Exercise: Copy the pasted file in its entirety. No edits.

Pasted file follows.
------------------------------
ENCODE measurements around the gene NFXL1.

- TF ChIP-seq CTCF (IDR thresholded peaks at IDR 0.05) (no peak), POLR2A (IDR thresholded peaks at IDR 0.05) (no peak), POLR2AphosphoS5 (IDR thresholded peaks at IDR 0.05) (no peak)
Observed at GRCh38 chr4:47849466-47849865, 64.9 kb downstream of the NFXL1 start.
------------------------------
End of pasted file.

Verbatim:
ENCODE measurements around the gene NFXL1.

- TF ChIP-seq CTCF (IDR thresholded peaks at IDR 0.05) (no peak), POLR2A (IDR thresholded peaks at IDR 0.05) (no peak), POLR2AphosphoS5 (IDR thresholded peaks at IDR 0.05) (no peak)
Observed at GRCh38 chr4:47849466-47849865, 64.9 kb downstream of the NFXL1 start.